Living Purposefully in a Pandemic; or, What COVID-19 Can Do for You

Author | Katie Whitney

Illustration credit: Fernando Cobelo

We know what's good for us, right? The basic advice — exercise, sleep well, eat well, don't smoke, don't drink too much, reduce stress — keeps getting recirculated in endless online lists meant to help us just get through the day … or through a global pandemic. Most of us are well informed about basic self-care. So what keeps us from doing what's best for ourselves?

There are as many answers to that question as there are people asking it, but most of those answers boil down to the old adage: it is easier said than done. And what was difficult before COVID-19 can seem even harder now. Caring for ourselves when the world is falling down around us can feel almost impossible.

How can we get motivated to take care of ourselves? Victor Strecher, Ph.D., professor of health behavior and health education in the U-M School of Public Health, has the answer. That may sound facile, but Strecher did not come by this wisdom easily.

Strecher and his wife radically reevaluated their priorities nearly 30 years ago. Their daughter Julia suffered heart damage from a chicken pox virus and received a heart transplant at C.S. Mott Children's Hospital when she was just 14 months old. "Life turned from black and white into color," he recalls. "We started living our daughter's life as if every day might be her last."

By age 9, Julia had had her second heart transplant. In 2010, at the age of 19, Julia died. In the aftermath of her death, Strecher's life went back to black and white. At a low point, he got up one morning and kayaked on Lake Michigan, thinking he might just keep paddling out and never return. That's when he felt his daughter's presence, and he heard her voice saying, "You've got to move forward, Dad."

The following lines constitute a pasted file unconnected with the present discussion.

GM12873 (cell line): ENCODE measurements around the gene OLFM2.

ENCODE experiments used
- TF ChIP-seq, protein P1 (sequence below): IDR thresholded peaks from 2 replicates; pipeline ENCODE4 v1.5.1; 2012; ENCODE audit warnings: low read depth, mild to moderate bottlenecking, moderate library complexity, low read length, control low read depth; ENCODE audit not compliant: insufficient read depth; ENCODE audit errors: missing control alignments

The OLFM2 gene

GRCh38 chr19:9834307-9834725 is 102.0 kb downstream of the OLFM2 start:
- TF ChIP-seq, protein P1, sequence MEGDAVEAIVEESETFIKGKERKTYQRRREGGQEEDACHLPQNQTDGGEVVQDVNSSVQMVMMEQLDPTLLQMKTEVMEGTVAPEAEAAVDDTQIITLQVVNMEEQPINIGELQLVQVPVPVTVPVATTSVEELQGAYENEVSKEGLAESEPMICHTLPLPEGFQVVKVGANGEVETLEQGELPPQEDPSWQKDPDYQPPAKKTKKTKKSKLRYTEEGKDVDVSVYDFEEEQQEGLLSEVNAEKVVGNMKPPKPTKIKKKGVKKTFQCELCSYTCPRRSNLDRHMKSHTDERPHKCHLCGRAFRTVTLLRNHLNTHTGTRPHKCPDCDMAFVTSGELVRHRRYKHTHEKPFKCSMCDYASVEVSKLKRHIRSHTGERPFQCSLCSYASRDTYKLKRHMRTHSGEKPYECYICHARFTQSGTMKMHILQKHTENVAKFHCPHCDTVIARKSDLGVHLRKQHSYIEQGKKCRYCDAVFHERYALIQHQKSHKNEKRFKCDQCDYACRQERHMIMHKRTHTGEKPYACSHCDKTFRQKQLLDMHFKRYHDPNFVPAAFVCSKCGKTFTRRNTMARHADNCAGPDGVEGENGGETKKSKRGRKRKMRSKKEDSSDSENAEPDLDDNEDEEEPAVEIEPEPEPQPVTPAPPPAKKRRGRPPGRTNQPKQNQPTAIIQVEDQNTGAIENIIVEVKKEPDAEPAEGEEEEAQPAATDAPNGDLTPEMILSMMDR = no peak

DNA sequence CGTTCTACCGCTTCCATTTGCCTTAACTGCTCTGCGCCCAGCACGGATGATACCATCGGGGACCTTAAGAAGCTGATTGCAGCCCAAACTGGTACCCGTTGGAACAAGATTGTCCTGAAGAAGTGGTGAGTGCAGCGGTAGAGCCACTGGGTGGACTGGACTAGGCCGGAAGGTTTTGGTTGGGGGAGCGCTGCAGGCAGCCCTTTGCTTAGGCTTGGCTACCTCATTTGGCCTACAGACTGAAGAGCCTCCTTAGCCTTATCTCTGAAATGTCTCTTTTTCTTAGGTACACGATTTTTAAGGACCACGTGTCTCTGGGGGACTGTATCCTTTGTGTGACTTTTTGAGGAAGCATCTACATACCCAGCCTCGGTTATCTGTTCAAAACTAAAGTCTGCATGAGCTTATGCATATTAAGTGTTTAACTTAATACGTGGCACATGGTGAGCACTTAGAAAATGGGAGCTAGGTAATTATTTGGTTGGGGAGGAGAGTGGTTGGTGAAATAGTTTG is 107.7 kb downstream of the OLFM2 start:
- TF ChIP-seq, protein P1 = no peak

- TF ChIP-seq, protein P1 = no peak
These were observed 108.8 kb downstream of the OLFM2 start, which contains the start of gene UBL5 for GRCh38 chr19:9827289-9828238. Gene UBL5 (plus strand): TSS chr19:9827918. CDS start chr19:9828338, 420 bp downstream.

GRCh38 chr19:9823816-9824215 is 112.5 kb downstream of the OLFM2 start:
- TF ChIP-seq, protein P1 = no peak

Finding Purpose

In that moment, Strecher was motivated to live for something bigger than himself. He recommitted himself to his life's purpose, a "central self-organizing aim," as he puts it, that would give meaning to all of his actions, big and small. He has since devoted his life to helping others find purpose and meaning in their own lives. He has researched the topic extensively and found that having a strong life purpose is connected to all sorts of positive health outcomes, including a decreased risk of depression, heart disease, and Alzheimer's disease. It may even decrease susceptibility to COVID-19. "People with a strong life purpose actually have stronger immune systems," he says. In addition to his research, Strecher has written books on the topic, and he teaches a free online course, "Finding Purpose and Meaning in Life: Living for What Matters Most."

Credit: Getty Images

"So many people think life purpose is at the top of Maslow's hierarchy [of needs]," says Strecher, "but it's actually at the base," with physiological needs such as food and water. In other words, it's one of the building blocks for living life, rather than merely existing.

But even the basics can be a stretch when we're weathering a global pandemic. When you are struggling with finding a reason to get out of bed, an exercise routine and a diet full of fresh fruits and veggies may seem trite and even impossible to achieve. And what of finding a life purpose? We might as well ask for the moon.

We may find ourselves incredulous, asking not only, "How can I find my life's purpose?" but also, "How can I be expected to do that in the middle of a global crisis?"


Viewing the Pandemic as an Opportunity to Reprioritize

Illustration from Strecher's graphic novel, On Purpose.

To answer those questions, Strecher quotes Nietzsche: "He who has a why to live for can bear almost any how." Just as his daughter's illness helped him live life in color, Strecher believes the pandemic is an opportunity for people to reprioritize, to find the why that will motivate their how.